“the loss I have sustained in my little circle”

It is truly amazing how women during the 18th century managed to deal with their frequent pregnancies as well as the frequent deaths of their children. Multiple pregnancies were to be expected in marriage. And the deaths of infants and children, so commonplace, were supposed to be accepted as the will of God, or so religion dictated. More easily said than done. (Studies have found that between 10 and 30 percent of newborns died in the first year of life. Now only seven out of 1,000 die before age one.)
Joseph and Esther De Berdt Reed lost a child, a little girl nearly two, to smallpox in May 1778. Esther gave birth to another son the day before the girl’s death. Earlier that year she had written to her friend Mrs. Cox (whose husband had been appointed Deputy Quarter-master general to General Nathaniel Greene) about the low-spirited state she was in because of her pregnancy and the dread of delivering another child in strange surroundings. “The fears of my approaching hour, sometimes so depress me, that my whole fortitude avails me nothing. You will not wonder so much at this, when I tell you that I must be entirely in the hands of strangers, nor know I what assistance to procure.”
In June, after the death of her daughter and the birth of her son, she again wrote to Mrs. Cox of what she considered neglect on her part over the death of her little girl. This excerpt is painful to read.

I was intending to sit down and write to you the very time I received your kind, acceptable letter, truly welcome in the sympathizing words of my dear friend, much do I stand in need of them; the loss I have sustained in my little circle I find sits very heavy upon me, and I find, by experience, how hard a task it is to be resigned. Therefore I must make yet larger demands on you, and beg you will continue to apply every argument which will tend to make me more perfectly acquiesce in the Divine pleasure, concerning me and mine. Surely my affliction had its aggravation, and I cannot help reflecting on my neglect of my dear lost child. Too thoughtful and attentive to my own situation, I did not take the necessary precaution to prevent that fatal disorder when it was in my power [a reference, I assume, to the smallpox inoculation]. Surely, my dear friend, I ought to take blame to myself. I would not do it to aggravate my sorrow, but to learn a lesson of humility, and more caution and prudence in future. Would to God I could learn every lesson intended by the stroke. I think sometimes of my loss with composure, acknowledging the wisdom, right, even the kindness of the dispensation. Again I find it overcome me, and strike to the very bottom of my heart, and tell me the work is not yet finished, I’ve much yet to do; assist me, therefore, my dear friend, with your counsels, and teach me to say, that God does all things well. . . . for God has given, as well as taken away, and the loss of one should not make me unmindful of the blessings I have left, and those newly given.
I am pretty well recovered, but my strength is not so much recruited as usual in the same time. My dear little boy grows very fast; his name is Dennis De Berdt; he has as few complaints as any child of his age I ever saw; my fresh duty to him greatly tends to relieve my thoughts, and divert my too melancholy reflections.

William B. Reed, Esther De Berdt, afterwards Esther Reed, of Pennsylvania (Philadelphia: C. Sherman Printer, 1853), pages 284, 290-92.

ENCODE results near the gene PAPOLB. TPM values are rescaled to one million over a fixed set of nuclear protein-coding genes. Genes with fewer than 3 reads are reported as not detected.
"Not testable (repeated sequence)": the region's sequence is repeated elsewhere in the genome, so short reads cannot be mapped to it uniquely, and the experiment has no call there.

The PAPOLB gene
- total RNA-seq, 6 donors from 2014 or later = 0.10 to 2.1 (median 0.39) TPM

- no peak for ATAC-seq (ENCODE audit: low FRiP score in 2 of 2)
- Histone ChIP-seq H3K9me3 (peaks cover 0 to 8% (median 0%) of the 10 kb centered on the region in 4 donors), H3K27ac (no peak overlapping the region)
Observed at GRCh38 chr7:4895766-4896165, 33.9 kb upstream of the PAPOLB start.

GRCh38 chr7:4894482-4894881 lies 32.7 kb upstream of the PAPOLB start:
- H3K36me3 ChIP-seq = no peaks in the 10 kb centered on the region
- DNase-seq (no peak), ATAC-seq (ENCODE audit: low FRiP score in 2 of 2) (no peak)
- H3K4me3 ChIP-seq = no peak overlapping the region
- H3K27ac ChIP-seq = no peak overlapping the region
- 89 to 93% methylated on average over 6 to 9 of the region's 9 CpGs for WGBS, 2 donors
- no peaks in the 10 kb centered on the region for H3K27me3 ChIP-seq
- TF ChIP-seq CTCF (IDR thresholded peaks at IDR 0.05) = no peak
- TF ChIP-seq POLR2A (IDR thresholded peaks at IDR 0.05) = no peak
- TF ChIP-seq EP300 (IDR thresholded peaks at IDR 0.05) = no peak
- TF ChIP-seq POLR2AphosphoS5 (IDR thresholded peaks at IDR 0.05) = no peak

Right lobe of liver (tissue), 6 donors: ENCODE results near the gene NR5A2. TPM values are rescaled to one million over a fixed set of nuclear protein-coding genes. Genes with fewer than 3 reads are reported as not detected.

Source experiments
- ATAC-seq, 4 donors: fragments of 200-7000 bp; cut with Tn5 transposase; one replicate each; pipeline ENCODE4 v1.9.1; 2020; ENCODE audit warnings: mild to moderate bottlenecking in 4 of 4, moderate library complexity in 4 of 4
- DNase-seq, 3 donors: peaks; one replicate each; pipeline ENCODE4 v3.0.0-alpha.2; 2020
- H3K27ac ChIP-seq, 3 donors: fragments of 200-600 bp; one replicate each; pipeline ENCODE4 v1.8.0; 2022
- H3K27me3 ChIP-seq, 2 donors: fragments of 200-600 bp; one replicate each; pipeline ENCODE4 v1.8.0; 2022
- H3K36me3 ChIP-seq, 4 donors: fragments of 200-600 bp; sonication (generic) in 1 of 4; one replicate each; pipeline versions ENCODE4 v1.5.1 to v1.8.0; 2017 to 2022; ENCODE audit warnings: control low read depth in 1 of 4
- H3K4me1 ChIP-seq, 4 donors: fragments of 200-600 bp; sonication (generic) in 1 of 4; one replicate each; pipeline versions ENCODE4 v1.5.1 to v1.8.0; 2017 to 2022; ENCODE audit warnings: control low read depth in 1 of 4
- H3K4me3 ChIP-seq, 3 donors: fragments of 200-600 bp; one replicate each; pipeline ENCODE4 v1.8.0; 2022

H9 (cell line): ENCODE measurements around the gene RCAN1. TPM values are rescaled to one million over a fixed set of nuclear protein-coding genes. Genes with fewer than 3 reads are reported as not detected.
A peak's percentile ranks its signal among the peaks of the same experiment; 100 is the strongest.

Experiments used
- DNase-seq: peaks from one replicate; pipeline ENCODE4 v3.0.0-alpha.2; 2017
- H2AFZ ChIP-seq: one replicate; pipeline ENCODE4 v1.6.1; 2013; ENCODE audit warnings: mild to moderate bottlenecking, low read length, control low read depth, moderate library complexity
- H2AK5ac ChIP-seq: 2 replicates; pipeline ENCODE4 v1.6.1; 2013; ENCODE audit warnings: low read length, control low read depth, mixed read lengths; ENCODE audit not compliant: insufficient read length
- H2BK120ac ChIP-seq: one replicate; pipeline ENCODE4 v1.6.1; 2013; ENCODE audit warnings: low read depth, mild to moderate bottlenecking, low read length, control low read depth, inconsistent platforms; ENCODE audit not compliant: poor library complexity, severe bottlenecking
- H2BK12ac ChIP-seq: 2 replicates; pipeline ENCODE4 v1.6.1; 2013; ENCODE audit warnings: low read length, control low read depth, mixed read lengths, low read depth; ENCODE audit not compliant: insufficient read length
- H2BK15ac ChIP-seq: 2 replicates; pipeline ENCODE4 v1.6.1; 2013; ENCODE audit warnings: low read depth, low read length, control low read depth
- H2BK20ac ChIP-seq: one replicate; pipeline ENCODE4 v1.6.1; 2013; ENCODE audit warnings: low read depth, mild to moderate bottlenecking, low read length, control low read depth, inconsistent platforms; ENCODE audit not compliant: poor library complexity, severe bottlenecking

posted October 26th, 2015 by Janet, comments (0), CATEGORIES: Childbirth,Children,Death,Reed, Esther De Berdt,Smallpox

“What shall we do with such a tribe of Girls?”

Continuing the correspondence between the Maryland cousins: Molly Tilghman sent a newsy letter to Polly Pearce at the end of January 1789.

Tho’ I got your Letter, my dear Polly, at eleven o’Clock this morning, and have been earnestly wishing to answer it ever since, yet this midnight hour is the first I have had to myself; from which you may judge whether my silence has proceeded from idleness, or constant employment. . . . I should not mind being fully employ’d all day if I cou’d sit up late at night, but from that I am cut off by Sister Nancy’s unconquerable aversion to any body’s coming into her room after she is asleep. This very Letter will cost me a Lecture, but I will incur it for the sake of justifying myself, and I hope this vindication, will make future ones unnecessary.
Sister N. has been a good deal at farly [Fairlee], and so often complaining when at home, that she has not divided the care of the family with me. T’is true Harriet has been very well, but you must know that the most favorable lying in brings a good deal of trouble with it, particularly at this season. For the first three Weeks I was not once out of the House. Indeed I was of such amazing consequence in the nursery, that nothing cou’d be done without me. You need not laugh Miss Polly, and accuse me of vanity. I can bring honorable testimony of my goods works, aye and of the necessity for them too. All this you will say is very true, but very dull also. I grant it, but you drag’d me into the detail by your uncharitable constructions of my silence.
Our little Caroline is a sweet Child*, tho’ the veryest fairy you ever saw. I have really seen a Doll as large, but she grows finely, and is extremely healthy. She is the picture of her Mother, from which you may judge of her pretensions to beauty. Her name is a whim of her fathers, who is hardly yet reconcil’d to his second Daughter. He was in as terrible a friz on the occasion, as if a title and vast estate had depended on the birth of a son. Poor Harriet has been so unlucky within the last fortnight, as to have a sore Breast, which made us very uneasy. It gather’d and broke in three days, and was as light as a thing of the kind cou’d be but in my life I never saw a Creature so terrified as she was. The idea of Lancets, Probes, and crooked scissors haunted her continually but happily none of them were necessary, and her Breast is now almost entirely well.